Haiti Youth Retreat – 2009
I just got back from a mission trip to Haiti. I have gone many times before and each time, it is a wonderful experience but it’s never easy. Usually, some of the hardest parts for me are in the going and coming.
When I go, I get up VERY early and spend much of the day traveling to get to a place where most people would never want to go. As I wait for the plane to depart in Atlanta, I always wonder, “Why did I agree to do this?” I don’t always know exactly where I might wind up, but I can be fairly sure it will not be nearly as nice as the place I am leaving. Chances are, I will be going to a place where the electricity, if it exists at all, only works occasionally. The toilets, if they exist, do not flush except with a bucket of water. Hot showers are almost non-existent. A gallon of warm water for a “bath” is a luxury. Keeping clean drinking water is vital, and a few Pepto-Bismol tablets are a key ingredient in my emergency first aid kit. “Making do” becomes an essential part of life. Yet still I go. Because how ever hard it is going to Haiti, coming home is often the hardest part.
Coming home can be a real challenge. Spending hours in airports, standing in line to get out of and into countries, customs forms, waiting for luggage . . . It’s all part of the experience. I do look forward to the blessings I have at home. The warm shower. Brushing my teeth using tap water. The little handle on the back of the toilet that actually works. But somehow when I get back all those things seem a little less important. “What’s for dinner?” seems a silly question after being in a country where just as often the question might be “Is there any dinner?” Thus I think it is in coming home that I struggle most.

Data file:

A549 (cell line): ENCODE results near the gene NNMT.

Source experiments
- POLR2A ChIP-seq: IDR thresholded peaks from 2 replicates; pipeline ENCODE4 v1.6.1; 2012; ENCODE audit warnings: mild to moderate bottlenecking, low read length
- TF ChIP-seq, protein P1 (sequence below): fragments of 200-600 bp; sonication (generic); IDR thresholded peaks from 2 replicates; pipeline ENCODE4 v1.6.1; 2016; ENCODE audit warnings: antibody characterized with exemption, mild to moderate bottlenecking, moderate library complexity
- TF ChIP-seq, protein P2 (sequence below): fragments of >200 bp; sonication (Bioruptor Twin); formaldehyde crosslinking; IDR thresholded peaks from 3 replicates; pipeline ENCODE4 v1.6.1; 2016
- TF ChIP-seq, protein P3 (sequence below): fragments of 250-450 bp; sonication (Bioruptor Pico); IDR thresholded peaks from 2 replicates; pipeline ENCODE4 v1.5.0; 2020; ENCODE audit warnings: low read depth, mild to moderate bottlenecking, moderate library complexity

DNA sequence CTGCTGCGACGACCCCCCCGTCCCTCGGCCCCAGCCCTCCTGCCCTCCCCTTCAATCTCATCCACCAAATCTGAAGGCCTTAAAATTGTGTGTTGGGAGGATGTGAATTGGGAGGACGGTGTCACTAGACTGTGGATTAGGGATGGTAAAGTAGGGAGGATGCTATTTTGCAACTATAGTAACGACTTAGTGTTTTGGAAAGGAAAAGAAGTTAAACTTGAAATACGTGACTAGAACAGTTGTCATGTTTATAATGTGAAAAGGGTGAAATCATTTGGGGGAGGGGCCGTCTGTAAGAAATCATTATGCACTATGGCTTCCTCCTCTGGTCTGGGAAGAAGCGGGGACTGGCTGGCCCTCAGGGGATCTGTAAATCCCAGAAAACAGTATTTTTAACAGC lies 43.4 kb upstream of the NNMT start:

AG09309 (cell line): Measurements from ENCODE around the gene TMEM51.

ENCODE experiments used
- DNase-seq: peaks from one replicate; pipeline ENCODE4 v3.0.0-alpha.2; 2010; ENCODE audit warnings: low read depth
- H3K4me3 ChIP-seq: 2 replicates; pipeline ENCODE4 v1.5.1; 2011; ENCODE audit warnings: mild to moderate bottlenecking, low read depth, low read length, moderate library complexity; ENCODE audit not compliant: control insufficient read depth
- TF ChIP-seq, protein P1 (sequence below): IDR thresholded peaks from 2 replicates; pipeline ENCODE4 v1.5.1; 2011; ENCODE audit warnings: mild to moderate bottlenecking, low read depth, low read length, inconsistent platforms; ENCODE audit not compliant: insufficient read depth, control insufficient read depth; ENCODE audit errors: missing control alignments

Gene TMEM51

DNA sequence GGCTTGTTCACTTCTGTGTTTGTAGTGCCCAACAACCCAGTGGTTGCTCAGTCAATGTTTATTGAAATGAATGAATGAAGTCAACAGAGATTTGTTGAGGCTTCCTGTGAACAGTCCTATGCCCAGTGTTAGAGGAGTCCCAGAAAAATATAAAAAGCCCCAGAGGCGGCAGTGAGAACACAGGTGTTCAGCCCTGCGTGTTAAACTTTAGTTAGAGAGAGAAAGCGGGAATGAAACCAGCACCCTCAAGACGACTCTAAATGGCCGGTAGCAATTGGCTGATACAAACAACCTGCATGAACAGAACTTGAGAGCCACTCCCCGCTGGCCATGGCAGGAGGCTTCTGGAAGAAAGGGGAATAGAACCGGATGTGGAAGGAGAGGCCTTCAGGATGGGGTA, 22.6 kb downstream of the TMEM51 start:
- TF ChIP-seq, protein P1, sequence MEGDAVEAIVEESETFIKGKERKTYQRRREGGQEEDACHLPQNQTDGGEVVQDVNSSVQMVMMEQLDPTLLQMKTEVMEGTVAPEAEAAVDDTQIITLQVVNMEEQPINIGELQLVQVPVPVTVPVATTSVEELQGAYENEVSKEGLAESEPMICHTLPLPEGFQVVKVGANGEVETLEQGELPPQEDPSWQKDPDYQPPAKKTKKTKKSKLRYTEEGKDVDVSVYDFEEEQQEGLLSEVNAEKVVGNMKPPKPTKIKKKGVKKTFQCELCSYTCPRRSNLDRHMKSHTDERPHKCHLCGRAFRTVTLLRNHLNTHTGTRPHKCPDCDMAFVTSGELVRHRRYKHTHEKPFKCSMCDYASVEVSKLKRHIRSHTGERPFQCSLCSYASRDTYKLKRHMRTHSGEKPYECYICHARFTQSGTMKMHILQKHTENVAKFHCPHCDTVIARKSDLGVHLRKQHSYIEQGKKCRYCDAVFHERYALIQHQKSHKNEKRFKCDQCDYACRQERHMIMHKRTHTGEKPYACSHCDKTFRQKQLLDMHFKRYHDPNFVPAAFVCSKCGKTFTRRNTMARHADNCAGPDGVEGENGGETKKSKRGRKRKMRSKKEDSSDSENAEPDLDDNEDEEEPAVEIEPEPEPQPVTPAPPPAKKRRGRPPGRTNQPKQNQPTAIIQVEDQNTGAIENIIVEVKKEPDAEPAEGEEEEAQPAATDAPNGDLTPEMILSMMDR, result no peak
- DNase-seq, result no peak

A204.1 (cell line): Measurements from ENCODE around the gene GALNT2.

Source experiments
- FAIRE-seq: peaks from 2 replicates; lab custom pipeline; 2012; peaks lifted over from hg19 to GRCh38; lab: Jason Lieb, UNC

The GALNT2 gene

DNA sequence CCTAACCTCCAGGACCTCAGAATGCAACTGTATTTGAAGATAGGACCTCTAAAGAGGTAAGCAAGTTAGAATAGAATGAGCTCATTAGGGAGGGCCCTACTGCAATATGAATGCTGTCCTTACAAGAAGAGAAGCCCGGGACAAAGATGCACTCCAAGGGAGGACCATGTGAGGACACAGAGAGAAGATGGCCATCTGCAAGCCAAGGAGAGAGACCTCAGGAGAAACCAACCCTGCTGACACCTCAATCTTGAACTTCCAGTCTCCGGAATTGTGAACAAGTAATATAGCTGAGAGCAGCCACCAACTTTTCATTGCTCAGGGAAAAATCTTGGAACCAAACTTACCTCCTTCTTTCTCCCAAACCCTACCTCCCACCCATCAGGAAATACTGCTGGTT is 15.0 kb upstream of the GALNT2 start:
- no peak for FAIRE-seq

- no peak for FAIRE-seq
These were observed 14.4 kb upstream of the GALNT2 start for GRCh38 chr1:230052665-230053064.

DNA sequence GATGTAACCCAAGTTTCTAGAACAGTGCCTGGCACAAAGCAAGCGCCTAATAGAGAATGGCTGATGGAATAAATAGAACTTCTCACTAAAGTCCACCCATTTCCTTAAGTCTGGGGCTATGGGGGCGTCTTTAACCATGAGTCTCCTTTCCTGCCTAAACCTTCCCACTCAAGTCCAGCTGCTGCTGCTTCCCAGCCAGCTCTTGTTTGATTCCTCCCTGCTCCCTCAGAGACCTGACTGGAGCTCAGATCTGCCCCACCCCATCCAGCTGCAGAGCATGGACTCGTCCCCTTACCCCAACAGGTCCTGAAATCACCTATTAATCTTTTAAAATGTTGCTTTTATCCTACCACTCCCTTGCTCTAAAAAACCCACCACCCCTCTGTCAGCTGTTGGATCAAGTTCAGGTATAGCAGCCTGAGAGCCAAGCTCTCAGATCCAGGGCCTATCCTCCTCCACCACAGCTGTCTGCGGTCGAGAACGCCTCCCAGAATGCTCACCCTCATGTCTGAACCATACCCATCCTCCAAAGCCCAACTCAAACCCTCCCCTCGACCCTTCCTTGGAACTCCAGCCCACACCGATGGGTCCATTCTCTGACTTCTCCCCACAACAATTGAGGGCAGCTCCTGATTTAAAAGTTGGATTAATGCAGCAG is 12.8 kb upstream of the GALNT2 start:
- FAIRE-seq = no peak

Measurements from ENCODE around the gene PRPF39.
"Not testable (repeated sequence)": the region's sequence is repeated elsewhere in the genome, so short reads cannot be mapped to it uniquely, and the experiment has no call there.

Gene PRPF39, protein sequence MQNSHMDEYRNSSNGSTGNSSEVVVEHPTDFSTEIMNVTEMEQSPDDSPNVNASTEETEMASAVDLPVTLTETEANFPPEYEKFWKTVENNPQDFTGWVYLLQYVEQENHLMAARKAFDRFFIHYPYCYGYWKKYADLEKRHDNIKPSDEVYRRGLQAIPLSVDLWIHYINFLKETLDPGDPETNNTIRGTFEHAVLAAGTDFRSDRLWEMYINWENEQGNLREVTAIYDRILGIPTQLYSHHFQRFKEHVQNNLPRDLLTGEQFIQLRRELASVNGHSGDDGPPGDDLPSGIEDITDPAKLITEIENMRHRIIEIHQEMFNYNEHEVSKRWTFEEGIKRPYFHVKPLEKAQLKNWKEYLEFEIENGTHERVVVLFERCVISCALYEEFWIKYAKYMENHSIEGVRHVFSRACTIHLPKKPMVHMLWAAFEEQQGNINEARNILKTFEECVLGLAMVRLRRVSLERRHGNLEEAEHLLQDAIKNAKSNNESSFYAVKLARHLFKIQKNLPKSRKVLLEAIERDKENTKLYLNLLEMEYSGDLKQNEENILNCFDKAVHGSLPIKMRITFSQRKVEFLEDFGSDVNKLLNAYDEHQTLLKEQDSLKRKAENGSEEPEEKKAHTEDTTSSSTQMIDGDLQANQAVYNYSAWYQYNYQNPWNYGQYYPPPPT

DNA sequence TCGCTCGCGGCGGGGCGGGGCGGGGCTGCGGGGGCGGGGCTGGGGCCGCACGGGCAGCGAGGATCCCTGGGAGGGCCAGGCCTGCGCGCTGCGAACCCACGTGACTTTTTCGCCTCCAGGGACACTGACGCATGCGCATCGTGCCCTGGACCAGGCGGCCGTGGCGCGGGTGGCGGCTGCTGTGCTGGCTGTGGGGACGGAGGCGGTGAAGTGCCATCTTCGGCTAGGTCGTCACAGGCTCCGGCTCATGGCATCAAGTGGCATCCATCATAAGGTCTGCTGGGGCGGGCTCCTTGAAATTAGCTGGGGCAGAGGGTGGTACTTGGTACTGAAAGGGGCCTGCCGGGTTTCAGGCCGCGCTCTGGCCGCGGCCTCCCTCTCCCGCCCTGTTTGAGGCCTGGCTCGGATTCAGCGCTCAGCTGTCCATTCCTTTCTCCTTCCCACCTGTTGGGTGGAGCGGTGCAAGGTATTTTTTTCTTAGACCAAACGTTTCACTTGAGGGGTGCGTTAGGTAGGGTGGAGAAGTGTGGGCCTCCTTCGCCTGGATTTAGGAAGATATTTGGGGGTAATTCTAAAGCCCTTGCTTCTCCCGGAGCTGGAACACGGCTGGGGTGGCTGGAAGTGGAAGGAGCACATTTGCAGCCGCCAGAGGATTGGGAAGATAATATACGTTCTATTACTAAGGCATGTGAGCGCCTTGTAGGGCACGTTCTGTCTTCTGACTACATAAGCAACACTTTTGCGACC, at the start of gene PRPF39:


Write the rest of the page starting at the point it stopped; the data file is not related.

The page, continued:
I go to Haiti with heavy luggage packed with what we Americans call necessities and a burden in my heart to share the love of Christ. I come home with dirty clothes and a lighter load, but only because I have left a bunch of stuff behind in Haiti. Friends who have become family, smiles, laughter, once-in-a-lifetime experiences, star-lit nights and warm sunny days. All these things I leave behind, along with empty packs of hand wipes, Power Bar wrappers, dozens of empty water bottles and a big old dirty green suitcase.
I have left an old suitcase behind for years now. I leave it packed full of stuff I might need next time I go. Even now, I have a list of all its contents. In that old suitcase you will find hundreds of balloons, string, golf pencils, cards, game instructions, chair webbing, crowns, gold medals, markers, chalk, a big roll of paper, 200 3oz Dixie cups and 5 gallons of artificial snow. They are all things I might need next time.
As the plane lifts off the ground in Haiti and turns toward America’s shores, I almost always pray “Lord, let me come back soon.” In the morning when I wake after a comfortable night’s sleep on my big fluffy mattress, my back and body feel renewed, but my heart aches. It hurts because there is a big piece missing. A chunk of my heart is gone, left behind, stuffed in a big old dirty green suitcase sitting in a closet . . . in Haiti.